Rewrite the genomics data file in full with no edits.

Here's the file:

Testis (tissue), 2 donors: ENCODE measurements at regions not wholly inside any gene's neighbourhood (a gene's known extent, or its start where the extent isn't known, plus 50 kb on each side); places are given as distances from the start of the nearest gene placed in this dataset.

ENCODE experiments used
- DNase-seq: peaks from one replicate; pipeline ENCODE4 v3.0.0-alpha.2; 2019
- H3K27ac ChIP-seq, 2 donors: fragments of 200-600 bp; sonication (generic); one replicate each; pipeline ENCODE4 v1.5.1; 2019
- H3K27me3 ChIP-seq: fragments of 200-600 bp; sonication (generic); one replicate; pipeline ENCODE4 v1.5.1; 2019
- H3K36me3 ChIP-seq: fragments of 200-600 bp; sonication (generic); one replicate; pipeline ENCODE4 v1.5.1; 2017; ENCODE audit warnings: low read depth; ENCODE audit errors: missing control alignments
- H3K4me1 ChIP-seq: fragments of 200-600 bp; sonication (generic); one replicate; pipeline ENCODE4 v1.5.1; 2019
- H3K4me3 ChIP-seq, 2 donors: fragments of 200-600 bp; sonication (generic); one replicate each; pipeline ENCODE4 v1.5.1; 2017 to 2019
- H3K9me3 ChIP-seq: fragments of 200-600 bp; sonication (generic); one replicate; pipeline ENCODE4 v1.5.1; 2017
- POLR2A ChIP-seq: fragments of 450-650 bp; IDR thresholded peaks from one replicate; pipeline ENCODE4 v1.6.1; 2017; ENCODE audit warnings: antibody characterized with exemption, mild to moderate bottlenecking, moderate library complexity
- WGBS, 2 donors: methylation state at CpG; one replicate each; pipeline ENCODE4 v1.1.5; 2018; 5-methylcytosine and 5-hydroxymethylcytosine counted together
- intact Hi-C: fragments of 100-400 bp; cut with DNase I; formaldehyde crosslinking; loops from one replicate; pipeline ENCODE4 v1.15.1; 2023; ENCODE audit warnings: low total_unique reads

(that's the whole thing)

Testis (tissue), 2 donors: ENCODE measurements at regions not wholly inside any gene's neighbourhood (a gene's known extent, or its start where the extent isn't known, plus 50 kb on each side); places are given as distances from the start of the nearest gene placed in this dataset.

ENCODE experiments used
- DNase-seq: peaks from one replicate; pipeline ENCODE4 v3.0.0-alpha.2; 2019
- H3K27ac ChIP-seq, 2 donors: fragments of 200-600 bp; sonication (generic); one replicate each; pipeline ENCODE4 v1.5.1; 2019
- H3K27me3 ChIP-seq: fragments of 200-600 bp; sonication (generic); one replicate; pipeline ENCODE4 v1.5.1; 2019
- H3K36me3 ChIP-seq: fragments of 200-600 bp; sonication (generic); one replicate; pipeline ENCODE4 v1.5.1; 2017; ENCODE audit warnings: low read depth; ENCODE audit errors: missing control alignments
- H3K4me1 ChIP-seq: fragments of 200-600 bp; sonication (generic); one replicate; pipeline ENCODE4 v1.5.1; 2019
- H3K4me3 ChIP-seq, 2 donors: fragments of 200-600 bp; sonication (generic); one replicate each; pipeline ENCODE4 v1.5.1; 2017 to 2019
- H3K9me3 ChIP-seq: fragments of 200-600 bp; sonication (generic); one replicate; pipeline ENCODE4 v1.5.1; 2017
- POLR2A ChIP-seq: fragments of 450-650 bp; IDR thresholded peaks from one replicate; pipeline ENCODE4 v1.6.1; 2017; ENCODE audit warnings: antibody characterized with exemption, mild to moderate bottlenecking, moderate library complexity
- WGBS, 2 donors: methylation state at CpG; one replicate each; pipeline ENCODE4 v1.1.5; 2018; 5-methylcytosine and 5-hydroxymethylcytosine counted together
- intact Hi-C: fragments of 100-400 bp; cut with DNase I; formaldehyde crosslinking; loops from one replicate; pipeline ENCODE4 v1.15.1; 2023; ENCODE audit warnings: low total_unique reads